Post-Grant for Practitioners: A bi-monthly series of webinars focusing on developments in post-grant proceedings and related practice tips.
Fish & Richardson is the most active firm in post-grant proceedings at the PTAB. In 2012, we kicked-off a webinar series designed to share practice tips, nuances, observations, and strategy. Recordings for previous webinars in this series are included below, with the most recent appearing first.
The Federal Circuit issued two landmark decisions over the past several months that have changed the landscape for determining RPIs and parties in privity to a PTAB petitioner. Applications in Internet Time, LLC v. RPX Corp. (“AIT“) and Worlds Inc. v. Bungie, Inc. (“Worlds“) have reinforced the notion that the burden of persuasion remains on the petitioner to prove that it is not in privity with an estopped party and that there are no unnamed RPIs. In AIT, the Federal Circuit indicated that the Board must look beyond express assertions made by the petitioner and consider the entirety of the evidentiary record in assessing satisfaction of that burden. In Worlds, the Federal Circuit clarified that the burden of persuasion is initially satisfied by petitioner designation of RPI and certification of no estoppel in its petition. However, the petitioner may have to do more to carry its burden if confronted with an evidence-based challenge by the patent owner to its RPI designation. In addition to informing the Board of the proper framework for analyzing the RPI/privity issue, AIT and Worlds have also arguably lowered the bar for what types of relationships might lead to a finding of privity.
In this webinar, Fish attorneys Karl Renner, Rob Devoto, and David Holt explore these developments and what petitioners and patent owners should know with regard to these thorny issues.
Karl Renner, Principal & Post-Grant Practice Co-Chair, Fish & Richardson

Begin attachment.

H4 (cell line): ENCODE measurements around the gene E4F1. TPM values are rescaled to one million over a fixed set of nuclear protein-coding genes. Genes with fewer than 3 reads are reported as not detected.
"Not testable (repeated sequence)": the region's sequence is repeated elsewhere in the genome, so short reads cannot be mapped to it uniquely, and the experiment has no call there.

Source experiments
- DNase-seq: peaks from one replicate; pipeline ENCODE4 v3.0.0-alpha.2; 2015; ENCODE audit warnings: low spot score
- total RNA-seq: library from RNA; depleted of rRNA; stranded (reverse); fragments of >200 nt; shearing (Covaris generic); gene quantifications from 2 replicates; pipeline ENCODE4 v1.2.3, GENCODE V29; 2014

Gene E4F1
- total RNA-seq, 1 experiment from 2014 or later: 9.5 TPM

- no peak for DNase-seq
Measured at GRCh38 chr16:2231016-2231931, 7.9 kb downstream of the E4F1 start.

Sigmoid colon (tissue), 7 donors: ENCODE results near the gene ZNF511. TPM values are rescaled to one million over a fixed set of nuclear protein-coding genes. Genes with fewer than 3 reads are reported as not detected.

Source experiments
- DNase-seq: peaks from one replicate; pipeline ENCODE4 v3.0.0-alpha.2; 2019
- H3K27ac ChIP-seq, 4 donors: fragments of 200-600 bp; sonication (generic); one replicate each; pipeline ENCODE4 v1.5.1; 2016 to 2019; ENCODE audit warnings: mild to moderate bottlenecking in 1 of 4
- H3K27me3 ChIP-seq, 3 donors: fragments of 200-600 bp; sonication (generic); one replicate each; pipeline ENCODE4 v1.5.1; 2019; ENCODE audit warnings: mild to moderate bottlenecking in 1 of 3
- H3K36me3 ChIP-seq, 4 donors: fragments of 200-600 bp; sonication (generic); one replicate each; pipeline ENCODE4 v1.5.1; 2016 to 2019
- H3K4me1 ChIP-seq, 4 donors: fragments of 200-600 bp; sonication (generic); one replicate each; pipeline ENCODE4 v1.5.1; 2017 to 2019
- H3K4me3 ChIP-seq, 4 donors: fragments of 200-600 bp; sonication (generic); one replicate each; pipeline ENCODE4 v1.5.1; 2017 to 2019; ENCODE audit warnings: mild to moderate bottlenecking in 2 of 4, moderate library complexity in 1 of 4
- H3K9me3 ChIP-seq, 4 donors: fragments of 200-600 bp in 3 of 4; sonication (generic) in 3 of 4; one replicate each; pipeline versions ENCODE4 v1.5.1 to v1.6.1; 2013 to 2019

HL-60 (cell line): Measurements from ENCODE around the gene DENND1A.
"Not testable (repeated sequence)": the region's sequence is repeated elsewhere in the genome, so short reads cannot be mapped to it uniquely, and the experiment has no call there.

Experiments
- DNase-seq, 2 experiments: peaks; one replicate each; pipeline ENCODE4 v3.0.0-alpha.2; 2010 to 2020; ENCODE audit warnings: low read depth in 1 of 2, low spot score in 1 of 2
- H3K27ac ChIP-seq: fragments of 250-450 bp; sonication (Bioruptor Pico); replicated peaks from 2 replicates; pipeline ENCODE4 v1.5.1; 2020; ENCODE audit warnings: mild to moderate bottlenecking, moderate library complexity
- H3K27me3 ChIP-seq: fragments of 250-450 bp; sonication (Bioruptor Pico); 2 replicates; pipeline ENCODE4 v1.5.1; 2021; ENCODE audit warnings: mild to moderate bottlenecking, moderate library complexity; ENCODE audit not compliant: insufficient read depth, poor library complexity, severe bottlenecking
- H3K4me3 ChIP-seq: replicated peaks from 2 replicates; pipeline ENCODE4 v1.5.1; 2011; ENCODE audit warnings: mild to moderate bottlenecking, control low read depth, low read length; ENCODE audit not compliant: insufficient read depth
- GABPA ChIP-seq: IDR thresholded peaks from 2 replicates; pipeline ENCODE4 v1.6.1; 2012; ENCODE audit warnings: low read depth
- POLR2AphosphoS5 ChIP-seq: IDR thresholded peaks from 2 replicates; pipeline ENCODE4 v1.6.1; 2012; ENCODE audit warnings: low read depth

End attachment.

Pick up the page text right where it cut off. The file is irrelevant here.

Rob Devoto, Principal, Fish & Richardson
David Holt, Principal, Fish & Richardson
In 2017, 239 IPR petitions relating to biopharma patents were filed-making it the most active year for this technology center. In “BioPharma Patents at the PTAB,” Fish’s Dorothy Whelan and Tasha Francis provide an update on biopharma patents at the PTAB. In it, they discuss PTAB statistics, recent decisions, and the implications of these decisions on the industry and the future impact on biopharma patents.
On Wednesday, May 9, we hosted Part II of our webinar, Choosing Whether to Challenge a Patent at the PTAB – Has Shaw Watered Down Petitioner Estoppel? Fish attorneys Karl Renner, Gwilym Attwell, and Dan Smith continued their discussion of estoppel in post-grant proceedings. They reviewed recent district court and PTAB decisions as well as decisions from the Patent Office implicating petitioner and patent owner estoppel, and discussed techniques to mitigate the risks of estoppel.
On April 24th, the Supreme Court of the United States released two much anticipated opinions relating to Oil States Energy Services, LLC v. Greene’s Energy Group, LLC and SAS Institute Inc. v. Iancu. In this webinar, Fish principals Dorothy Whelan, Karl Renner, John Dragseth, and Rob Courtney reviewed the opinions and discussed practical implications for each: